Poe's Theory of the Short Story

By Dana Gioia (2001)

Poe and Hawthorne never met, but the conjunction of the two talents occasioned a crucial moment in the history of the short story. In addition to his activities as a poet and fiction writer, Poe was a remarkable literary critic. In 842 he enthusiastically reviewed the then-obscure Hawthorne's first volume of short stories, Twice-Told Tales. In his influential review Poe both recognized and articulated Hawthorne's powerfully innovative aesthetic. The defining characteristic of the short story, Poe affirmed, was its "unity of effect." The "skillful literary artist" should build a story carefully to create a "preconceived effect": In the whole composition there should be no word written of which the tendency, direct or indirect, is not to one pre-established design. What Poe essentially asked was that short fiction be written in the manner of lyric poetry. Poets had traditionally aimed at integrating every element of style and theme to create a unified effect, but Poe's requirement was a revolutionary standard to apply to prose fiction, which had traditionally been more loosely constructed and casually executed. (Poe, a veteran magazine editor and journalist, perhaps applied the standards of the professional writer to the usually amateur procedures of early nineteenth-century short fiction.) Poe's review also made another revolutionary gesture—not usually noted by later critics. He proclaimed the short story, previously the underdog of literary forms, to be the greatest prose genre—"unquestionably the fairest field for the exercise of the loftiest talent, which can be afforded by the wide domains of mere prose."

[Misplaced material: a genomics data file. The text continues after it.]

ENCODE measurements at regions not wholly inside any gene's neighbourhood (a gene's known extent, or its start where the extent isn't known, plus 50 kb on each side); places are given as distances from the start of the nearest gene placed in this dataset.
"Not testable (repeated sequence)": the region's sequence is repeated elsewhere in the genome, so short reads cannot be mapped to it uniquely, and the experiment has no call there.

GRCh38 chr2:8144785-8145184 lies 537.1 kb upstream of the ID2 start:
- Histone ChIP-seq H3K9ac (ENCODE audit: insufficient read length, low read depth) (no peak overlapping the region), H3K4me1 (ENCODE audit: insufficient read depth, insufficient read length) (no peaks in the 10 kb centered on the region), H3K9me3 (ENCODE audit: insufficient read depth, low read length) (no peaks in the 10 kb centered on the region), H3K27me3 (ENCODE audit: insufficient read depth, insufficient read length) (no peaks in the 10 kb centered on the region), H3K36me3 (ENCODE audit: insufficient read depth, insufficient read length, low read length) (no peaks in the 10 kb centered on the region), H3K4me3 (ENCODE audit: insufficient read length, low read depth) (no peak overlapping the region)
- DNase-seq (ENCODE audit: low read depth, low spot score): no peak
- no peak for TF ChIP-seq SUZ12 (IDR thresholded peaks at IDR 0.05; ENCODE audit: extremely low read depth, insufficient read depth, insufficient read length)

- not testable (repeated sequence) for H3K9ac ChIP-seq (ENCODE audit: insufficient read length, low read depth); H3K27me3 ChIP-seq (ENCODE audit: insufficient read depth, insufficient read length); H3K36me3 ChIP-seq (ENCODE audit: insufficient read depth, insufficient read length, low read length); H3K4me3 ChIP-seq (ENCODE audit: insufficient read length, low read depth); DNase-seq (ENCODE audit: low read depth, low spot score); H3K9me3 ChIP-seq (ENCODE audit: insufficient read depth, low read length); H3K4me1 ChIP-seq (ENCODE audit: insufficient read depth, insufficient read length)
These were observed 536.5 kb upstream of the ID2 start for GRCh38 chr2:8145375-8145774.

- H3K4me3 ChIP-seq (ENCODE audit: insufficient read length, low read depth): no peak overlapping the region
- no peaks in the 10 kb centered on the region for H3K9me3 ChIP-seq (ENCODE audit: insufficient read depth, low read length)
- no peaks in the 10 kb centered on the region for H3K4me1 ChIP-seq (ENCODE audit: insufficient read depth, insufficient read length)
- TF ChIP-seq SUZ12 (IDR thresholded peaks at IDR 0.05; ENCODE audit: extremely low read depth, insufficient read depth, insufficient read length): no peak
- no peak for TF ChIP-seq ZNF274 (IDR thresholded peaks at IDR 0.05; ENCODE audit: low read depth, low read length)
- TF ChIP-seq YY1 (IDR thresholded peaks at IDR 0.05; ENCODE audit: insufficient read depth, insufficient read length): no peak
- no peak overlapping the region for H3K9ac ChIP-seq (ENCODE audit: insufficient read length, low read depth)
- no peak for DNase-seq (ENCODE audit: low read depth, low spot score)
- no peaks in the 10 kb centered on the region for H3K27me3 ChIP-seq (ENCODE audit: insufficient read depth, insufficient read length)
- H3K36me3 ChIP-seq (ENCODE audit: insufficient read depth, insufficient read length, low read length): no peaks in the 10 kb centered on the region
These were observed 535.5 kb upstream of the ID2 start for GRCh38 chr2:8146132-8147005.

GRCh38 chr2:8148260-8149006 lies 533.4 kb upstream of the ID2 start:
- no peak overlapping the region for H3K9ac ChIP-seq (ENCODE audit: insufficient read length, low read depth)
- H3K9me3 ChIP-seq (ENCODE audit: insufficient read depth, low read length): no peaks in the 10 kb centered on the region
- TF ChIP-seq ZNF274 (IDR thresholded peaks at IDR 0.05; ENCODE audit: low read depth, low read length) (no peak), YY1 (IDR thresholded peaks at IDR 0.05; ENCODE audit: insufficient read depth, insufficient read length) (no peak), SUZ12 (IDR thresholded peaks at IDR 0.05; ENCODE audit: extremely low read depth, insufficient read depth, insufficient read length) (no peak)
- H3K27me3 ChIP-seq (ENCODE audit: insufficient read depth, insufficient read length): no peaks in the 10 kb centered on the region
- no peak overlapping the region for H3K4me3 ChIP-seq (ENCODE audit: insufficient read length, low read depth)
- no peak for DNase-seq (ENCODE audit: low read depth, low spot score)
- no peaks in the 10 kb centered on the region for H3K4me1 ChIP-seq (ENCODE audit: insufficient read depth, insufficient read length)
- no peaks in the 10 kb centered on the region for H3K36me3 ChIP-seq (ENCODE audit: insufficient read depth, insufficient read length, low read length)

The short story's great advantage, Poe maintained, was its ideal length, which was ample enough to produce "an intense and enduring impression" but short enough to be experienced at one sitting to produce a temporary "exultation of the soul" in the reader. The short story's length allowed the artist the opportunity to unify the total work for a single effect—to transform it, that is, from a mere narrative into a perfectly integrated work of art. In effect, Poe had described a literary tradition that hardly existed in 1842 outside a few tales by Hawthorne and himself. His visionary aesthetic, however, would prove prophetic to literature not only in America but also around the world.